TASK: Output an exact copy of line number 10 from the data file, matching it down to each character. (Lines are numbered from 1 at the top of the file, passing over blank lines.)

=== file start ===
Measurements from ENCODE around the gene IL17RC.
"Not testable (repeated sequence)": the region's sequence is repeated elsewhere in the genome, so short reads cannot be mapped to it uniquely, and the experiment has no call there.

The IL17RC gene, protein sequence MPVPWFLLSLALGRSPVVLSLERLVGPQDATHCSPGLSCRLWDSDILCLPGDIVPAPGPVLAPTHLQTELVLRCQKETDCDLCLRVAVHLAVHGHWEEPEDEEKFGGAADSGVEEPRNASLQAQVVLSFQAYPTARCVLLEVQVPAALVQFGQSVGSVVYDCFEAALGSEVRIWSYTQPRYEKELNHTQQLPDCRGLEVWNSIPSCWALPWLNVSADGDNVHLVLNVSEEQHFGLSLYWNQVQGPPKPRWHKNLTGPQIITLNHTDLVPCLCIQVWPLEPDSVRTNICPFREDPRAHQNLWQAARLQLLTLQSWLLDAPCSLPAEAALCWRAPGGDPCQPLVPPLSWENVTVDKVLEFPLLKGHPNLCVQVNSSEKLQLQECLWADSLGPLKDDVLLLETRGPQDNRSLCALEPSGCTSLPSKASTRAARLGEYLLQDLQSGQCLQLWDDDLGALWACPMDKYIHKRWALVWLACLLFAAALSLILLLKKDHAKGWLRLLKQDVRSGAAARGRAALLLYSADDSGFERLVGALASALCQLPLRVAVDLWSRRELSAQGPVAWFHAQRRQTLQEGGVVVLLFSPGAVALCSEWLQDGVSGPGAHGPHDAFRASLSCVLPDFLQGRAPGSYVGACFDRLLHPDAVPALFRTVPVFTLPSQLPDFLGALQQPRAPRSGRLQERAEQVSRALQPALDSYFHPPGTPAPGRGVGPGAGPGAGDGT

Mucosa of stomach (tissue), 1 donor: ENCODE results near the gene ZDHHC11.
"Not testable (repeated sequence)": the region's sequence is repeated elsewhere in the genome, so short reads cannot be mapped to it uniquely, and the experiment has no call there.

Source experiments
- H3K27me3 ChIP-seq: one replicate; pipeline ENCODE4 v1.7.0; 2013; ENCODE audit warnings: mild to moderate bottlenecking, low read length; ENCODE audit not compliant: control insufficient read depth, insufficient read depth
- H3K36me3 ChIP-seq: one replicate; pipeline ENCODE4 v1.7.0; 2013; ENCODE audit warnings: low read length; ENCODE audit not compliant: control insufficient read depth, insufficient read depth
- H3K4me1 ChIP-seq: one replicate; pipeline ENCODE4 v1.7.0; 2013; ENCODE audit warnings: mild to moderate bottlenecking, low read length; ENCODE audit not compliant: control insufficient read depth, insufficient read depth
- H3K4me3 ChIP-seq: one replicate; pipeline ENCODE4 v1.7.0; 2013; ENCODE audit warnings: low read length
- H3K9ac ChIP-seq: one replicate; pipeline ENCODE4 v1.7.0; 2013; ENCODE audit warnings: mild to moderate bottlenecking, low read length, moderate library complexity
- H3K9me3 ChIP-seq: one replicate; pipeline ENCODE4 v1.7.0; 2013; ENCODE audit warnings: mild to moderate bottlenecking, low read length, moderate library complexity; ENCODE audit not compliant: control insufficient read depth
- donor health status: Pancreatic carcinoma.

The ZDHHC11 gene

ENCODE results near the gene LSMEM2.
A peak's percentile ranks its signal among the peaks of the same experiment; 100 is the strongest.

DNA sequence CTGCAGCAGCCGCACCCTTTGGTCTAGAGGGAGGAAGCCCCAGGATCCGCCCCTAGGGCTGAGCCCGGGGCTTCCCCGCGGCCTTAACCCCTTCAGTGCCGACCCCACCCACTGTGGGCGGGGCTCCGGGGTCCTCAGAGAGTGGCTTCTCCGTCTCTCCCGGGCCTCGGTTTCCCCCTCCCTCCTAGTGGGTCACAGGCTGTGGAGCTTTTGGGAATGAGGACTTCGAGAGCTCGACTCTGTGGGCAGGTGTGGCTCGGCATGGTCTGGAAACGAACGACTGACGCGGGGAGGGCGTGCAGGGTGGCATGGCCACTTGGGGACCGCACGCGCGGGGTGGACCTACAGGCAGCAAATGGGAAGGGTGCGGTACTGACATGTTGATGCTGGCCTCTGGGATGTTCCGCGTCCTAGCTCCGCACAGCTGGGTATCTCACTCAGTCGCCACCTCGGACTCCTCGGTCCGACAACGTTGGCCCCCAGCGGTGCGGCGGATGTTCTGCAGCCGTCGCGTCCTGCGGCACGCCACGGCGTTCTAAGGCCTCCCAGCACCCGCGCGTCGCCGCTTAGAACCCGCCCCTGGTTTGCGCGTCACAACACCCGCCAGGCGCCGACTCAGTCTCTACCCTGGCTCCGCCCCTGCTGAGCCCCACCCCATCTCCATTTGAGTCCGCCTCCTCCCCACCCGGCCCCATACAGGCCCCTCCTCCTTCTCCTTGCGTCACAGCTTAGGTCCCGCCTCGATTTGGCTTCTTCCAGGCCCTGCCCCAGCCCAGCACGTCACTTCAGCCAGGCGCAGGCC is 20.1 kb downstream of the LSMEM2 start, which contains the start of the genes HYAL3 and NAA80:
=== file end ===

- H3K4me3 ChIP-seq: one replicate; pipeline ENCODE4 v1.7.0; 2013; ENCODE audit warnings: low read length